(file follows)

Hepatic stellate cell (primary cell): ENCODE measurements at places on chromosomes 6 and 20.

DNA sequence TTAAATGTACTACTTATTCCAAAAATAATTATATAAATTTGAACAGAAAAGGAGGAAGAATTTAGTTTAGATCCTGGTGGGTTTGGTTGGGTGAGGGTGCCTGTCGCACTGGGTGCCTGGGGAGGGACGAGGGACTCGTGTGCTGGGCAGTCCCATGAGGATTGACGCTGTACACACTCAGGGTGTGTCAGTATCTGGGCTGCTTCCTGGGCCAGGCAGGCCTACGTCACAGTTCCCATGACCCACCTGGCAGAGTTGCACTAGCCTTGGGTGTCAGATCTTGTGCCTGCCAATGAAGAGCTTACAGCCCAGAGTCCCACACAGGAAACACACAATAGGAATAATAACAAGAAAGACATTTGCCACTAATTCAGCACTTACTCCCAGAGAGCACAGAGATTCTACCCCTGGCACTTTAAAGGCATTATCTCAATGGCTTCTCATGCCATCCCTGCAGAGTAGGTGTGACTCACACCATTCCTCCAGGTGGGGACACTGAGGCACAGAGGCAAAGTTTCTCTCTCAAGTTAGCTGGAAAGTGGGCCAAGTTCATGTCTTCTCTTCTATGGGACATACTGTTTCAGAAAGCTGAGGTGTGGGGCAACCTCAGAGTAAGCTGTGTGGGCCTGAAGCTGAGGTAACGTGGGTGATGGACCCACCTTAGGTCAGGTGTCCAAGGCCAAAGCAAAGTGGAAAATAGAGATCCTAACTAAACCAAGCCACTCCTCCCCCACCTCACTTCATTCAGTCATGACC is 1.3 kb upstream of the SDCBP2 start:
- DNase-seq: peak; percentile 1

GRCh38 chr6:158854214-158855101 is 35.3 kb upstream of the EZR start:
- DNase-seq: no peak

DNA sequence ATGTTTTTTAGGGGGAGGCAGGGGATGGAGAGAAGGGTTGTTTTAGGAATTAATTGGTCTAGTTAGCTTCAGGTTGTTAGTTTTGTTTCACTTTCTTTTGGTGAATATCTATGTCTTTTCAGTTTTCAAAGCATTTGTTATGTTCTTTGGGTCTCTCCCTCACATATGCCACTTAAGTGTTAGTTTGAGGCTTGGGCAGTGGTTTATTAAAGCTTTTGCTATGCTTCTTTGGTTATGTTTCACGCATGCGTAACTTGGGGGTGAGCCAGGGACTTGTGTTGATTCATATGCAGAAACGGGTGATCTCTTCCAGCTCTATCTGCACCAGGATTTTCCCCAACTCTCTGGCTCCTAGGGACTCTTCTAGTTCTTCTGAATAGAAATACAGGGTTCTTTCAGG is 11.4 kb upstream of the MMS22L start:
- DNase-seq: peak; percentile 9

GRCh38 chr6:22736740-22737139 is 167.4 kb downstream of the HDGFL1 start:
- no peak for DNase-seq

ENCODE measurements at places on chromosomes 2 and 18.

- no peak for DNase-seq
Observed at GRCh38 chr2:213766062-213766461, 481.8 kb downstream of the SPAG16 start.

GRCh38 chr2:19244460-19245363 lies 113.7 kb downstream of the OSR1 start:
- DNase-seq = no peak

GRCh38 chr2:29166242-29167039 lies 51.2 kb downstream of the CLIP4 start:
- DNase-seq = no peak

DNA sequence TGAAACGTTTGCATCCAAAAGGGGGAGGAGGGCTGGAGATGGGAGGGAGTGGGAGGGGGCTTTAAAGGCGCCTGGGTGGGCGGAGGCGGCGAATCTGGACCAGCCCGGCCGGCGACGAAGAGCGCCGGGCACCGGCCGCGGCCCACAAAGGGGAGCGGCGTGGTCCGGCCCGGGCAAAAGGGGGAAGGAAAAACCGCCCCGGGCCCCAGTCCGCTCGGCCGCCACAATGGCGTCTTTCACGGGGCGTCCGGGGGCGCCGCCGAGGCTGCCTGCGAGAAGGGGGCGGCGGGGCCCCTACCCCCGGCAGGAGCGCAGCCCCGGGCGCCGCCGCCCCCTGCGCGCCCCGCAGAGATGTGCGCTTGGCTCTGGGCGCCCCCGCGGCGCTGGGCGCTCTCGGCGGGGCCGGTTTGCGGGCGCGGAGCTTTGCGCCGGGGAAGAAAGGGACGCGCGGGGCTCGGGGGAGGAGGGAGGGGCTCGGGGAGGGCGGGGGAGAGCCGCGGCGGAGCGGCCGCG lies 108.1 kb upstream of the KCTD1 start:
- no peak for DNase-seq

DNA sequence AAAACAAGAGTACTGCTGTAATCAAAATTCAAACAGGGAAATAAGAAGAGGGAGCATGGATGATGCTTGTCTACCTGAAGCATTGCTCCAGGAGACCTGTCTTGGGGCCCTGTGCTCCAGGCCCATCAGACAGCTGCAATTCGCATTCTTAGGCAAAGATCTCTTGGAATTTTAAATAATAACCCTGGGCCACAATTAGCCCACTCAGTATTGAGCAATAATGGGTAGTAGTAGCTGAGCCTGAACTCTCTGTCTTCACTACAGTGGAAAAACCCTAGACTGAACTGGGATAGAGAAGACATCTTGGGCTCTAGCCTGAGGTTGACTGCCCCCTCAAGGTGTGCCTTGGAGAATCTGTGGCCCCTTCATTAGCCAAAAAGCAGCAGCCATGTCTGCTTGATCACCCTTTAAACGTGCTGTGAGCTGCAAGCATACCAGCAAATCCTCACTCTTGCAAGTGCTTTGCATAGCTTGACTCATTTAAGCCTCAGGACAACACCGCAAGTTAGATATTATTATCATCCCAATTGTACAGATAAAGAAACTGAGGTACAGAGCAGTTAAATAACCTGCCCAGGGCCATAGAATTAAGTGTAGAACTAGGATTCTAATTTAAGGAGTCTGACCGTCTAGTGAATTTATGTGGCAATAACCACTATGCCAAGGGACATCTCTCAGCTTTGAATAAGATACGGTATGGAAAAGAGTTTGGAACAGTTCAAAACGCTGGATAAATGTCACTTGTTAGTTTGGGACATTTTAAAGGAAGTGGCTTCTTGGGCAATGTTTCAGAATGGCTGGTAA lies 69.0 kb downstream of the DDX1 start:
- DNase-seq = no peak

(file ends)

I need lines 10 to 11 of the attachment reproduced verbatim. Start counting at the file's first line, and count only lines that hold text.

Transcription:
ENCODE measurements at places on chromosomes 2 and 18.

- no peak for DNase-seq